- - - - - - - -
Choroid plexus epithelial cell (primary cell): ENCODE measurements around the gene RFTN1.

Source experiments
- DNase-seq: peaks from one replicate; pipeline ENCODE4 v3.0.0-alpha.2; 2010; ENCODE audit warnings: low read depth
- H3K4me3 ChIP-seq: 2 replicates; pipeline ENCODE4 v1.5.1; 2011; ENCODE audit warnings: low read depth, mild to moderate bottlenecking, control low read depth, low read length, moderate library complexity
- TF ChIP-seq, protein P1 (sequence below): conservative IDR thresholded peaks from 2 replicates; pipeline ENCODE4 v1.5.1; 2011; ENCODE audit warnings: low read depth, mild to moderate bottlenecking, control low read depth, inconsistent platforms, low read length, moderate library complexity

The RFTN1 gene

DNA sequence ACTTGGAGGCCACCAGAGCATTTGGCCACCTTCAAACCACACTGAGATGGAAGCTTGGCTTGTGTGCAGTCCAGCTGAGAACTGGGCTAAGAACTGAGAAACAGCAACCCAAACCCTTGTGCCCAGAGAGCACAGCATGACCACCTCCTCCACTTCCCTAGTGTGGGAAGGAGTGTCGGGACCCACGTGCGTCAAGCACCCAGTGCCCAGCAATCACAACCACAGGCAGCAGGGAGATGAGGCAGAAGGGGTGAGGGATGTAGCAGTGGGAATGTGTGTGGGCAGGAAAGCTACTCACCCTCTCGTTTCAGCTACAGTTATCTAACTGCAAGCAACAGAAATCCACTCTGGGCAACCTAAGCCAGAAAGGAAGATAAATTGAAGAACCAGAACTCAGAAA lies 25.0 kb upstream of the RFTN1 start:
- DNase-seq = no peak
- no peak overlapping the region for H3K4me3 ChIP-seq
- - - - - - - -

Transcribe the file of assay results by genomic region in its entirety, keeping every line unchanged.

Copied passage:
Choroid plexus epithelial cell (primary cell): ENCODE measurements around the gene RFTN1.

Source experiments
- DNase-seq: peaks from one replicate; pipeline ENCODE4 v3.0.0-alpha.2; 2010; ENCODE audit warnings: low read depth
- H3K4me3 ChIP-seq: 2 replicates; pipeline ENCODE4 v1.5.1; 2011; ENCODE audit warnings: low read depth, mild to moderate bottlenecking, control low read depth, low read length, moderate library complexity
- TF ChIP-seq, protein P1 (sequence below): conservative IDR thresholded peaks from 2 replicates; pipeline ENCODE4 v1.5.1; 2011; ENCODE audit warnings: low read depth, mild to moderate bottlenecking, control low read depth, inconsistent platforms, low read length, moderate library complexity

The RFTN1 gene

DNA sequence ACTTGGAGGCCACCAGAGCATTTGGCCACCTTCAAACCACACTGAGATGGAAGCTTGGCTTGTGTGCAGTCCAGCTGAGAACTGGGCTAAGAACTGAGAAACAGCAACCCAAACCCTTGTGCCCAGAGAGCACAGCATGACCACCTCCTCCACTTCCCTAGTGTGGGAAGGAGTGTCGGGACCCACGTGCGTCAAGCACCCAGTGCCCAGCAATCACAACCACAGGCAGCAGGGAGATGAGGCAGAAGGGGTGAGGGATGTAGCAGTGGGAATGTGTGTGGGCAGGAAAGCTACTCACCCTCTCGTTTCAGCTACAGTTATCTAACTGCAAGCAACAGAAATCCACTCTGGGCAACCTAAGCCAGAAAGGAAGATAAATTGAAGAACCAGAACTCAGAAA lies 25.0 kb upstream of the RFTN1 start:
- DNase-seq = no peak
- no peak overlapping the region for H3K4me3 ChIP-seq